WASHINGTON — A new automated way to keep track of aircraft maintenance tools took the top prize in Air Education and Training Command’s iChallenge competition Tuesday.

Donald Mitchell, an aircraft fuel systems flight chief at the 97th Aircraft Maintenance Squadron at Altus Air Force Base in Oklahoma, won first place and the accompanying $225,000 for his automated tool control and accountability idea, AETC said in a release.

This tool tracker would “drastically increase aircraft production and maintenance response capabilities,” AETC said in the release. It would also reduce overall operating costs, and making maintenance operations more effective, the command added.

Two other entrants won the runner-up prizes of $125,000 each.

An idea for a virtual reality lab for teaching foreign students English was the first runner-up. This entry, from English as a second language instructors Guy Stieglitz and Greg Foreman of the Defense Language Institute English Language Center at Joint Base San Antonio-Lackland in Texas, sought to use 3D models and take advantage of the resources and expertise that already exist in the Air Force to improve how international students from allied and partner nations learn English.

The second runner-up idea, from Master Sgt. Douglas Gissendanner of the 59th Medical Operations Squadron at Lackland’s 59th Medical Wing, seeks to improve the feedback process for medical personnel. The VAPOR — or Validated Assessment Program for Operation Readiness — concept would streamline training efforts, lower costs and improve the readiness of medics, AETC said. Gissendaner is the wing’s operational medicine senior enlisted adviser.

The prize recipients will next try to further develop their ideas, track down more resources to make them a reality, and find other innovators they can collaborate with and learn from. The prize money is intended to be used as seed money to flesh out their concepts.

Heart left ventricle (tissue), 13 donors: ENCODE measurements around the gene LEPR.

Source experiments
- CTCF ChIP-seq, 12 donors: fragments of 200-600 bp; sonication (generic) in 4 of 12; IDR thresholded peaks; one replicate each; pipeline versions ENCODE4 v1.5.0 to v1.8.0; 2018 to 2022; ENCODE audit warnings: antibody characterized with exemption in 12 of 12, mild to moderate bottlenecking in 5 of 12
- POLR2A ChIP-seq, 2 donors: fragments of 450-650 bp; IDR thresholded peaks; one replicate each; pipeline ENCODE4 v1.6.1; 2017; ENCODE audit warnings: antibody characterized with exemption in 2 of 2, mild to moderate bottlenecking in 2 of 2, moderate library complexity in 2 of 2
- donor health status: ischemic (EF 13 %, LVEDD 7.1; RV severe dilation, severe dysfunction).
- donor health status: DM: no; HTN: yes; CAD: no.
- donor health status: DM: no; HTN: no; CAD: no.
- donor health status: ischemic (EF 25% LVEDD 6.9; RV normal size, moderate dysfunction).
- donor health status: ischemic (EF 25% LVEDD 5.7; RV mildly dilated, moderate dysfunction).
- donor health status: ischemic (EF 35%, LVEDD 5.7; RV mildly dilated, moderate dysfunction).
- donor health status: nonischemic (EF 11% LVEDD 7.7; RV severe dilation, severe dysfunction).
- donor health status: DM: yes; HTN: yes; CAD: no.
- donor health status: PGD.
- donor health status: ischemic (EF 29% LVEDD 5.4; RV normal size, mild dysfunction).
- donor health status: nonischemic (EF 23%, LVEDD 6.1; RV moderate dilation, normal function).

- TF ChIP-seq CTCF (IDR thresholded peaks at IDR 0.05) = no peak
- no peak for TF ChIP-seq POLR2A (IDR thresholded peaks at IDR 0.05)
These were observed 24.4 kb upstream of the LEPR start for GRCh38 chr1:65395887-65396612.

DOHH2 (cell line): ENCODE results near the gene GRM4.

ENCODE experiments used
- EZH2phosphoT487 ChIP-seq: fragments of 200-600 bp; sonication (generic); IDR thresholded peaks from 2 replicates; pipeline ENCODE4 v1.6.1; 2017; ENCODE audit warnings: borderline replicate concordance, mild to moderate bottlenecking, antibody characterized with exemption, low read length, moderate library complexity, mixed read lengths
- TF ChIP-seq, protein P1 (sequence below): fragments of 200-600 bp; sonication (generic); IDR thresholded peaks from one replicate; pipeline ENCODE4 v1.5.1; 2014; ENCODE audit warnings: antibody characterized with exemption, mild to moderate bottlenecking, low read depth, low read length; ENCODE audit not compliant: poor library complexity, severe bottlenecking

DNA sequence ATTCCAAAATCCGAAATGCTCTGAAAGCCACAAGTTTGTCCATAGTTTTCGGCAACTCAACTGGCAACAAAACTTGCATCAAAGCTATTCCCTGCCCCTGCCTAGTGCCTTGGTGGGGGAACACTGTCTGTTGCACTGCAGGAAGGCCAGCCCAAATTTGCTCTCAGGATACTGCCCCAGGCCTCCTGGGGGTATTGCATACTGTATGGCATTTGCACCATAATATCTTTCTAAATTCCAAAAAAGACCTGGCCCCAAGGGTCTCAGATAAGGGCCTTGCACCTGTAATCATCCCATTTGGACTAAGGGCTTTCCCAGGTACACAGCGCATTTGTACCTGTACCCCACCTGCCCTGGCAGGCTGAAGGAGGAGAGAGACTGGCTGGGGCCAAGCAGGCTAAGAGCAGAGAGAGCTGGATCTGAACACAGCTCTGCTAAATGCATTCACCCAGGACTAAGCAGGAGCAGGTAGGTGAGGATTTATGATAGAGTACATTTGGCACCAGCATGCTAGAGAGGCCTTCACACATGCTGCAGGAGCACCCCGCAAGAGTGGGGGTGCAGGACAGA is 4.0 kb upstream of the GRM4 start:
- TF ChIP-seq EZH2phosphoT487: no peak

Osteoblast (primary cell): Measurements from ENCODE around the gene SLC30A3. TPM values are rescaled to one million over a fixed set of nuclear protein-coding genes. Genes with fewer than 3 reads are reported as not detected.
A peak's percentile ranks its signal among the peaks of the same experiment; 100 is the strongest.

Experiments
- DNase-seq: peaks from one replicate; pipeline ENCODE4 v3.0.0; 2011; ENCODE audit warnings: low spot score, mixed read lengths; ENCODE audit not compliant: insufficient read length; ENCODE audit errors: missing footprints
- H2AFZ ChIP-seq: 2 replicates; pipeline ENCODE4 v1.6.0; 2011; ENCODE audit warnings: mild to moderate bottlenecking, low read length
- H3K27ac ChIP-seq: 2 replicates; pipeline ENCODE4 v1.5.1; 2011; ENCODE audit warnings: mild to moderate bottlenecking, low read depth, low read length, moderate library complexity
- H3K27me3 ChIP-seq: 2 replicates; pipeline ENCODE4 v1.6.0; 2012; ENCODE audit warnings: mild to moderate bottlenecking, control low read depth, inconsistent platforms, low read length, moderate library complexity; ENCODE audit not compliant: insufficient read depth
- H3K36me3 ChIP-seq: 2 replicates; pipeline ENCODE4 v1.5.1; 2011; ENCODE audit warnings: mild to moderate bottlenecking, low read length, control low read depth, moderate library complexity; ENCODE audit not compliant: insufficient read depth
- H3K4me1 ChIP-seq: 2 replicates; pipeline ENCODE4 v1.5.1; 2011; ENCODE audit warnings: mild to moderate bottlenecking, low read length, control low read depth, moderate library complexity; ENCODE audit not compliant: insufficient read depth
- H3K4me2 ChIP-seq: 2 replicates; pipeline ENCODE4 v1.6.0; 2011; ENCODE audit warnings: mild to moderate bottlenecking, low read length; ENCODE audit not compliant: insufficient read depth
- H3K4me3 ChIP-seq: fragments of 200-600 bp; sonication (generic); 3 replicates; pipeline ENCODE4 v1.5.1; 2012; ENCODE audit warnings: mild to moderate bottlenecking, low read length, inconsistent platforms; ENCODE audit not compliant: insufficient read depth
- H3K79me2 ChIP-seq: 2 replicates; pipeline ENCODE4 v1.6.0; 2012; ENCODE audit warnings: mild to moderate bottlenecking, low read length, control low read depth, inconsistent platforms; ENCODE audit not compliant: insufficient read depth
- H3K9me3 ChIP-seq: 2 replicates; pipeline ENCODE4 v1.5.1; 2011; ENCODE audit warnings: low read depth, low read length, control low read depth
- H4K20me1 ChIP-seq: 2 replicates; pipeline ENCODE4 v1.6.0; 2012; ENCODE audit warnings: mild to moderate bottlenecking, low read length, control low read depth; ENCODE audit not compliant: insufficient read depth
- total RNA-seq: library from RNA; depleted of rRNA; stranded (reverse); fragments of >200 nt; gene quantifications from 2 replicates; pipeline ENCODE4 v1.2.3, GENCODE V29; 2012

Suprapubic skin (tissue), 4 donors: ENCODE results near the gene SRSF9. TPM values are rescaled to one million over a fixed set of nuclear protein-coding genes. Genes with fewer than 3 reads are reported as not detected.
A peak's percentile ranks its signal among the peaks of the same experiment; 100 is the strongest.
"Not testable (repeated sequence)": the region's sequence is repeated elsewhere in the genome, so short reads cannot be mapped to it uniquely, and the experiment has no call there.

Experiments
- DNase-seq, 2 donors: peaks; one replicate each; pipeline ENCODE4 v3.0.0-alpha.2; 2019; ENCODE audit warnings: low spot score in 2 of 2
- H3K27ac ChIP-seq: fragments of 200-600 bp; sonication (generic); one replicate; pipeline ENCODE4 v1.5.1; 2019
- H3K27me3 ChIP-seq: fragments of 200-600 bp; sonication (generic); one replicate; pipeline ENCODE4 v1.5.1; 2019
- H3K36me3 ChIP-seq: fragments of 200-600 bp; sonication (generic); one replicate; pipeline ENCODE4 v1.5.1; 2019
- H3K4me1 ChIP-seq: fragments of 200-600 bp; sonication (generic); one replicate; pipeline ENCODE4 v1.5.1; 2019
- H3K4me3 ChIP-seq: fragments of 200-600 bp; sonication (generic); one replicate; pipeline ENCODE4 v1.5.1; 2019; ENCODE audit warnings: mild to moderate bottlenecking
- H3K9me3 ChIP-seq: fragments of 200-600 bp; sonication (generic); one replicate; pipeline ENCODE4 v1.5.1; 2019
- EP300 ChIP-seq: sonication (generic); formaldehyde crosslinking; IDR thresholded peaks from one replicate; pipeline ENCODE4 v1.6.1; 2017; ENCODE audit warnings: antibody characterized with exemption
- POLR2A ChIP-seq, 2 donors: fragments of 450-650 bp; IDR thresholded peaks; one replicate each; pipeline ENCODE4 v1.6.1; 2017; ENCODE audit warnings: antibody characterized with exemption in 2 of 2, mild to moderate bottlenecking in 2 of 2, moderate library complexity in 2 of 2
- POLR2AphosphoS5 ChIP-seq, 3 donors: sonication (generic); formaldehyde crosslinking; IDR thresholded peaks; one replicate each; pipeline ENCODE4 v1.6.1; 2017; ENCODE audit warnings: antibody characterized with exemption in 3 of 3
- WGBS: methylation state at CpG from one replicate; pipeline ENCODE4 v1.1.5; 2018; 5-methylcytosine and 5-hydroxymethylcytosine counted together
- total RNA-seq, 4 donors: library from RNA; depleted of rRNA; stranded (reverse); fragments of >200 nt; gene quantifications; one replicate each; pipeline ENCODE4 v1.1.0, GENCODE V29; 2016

“The 2022 iChallenge winners embody our need to modernize our learning opportunities and techniques to train airmen and bridge our force development gaps and challenges,” Lt. Col. CJ Hale, chief of AETC’s rapid deployment office, said in the release. “Long-term U.S. military supremacy depends on our ability to rapidly innovate and be at the cutting edge of science and operational thought.”

This was the second annual iChallenge competition, and it took place during the ForceCon conference.

AETC hopes the contest will encourage airmen to come up with new, innovative ideas to train personnel, uncover those ideas and get them the resources needed to get those ideas into airmen’s hands.

Stephen Losey is the air warfare reporter at Defense News. He previously reported for Military.com, covering the Pentagon, special operations and air warfare. Before that, he covered U.S. Air Force leadership, personnel and operations for Air Force Times.

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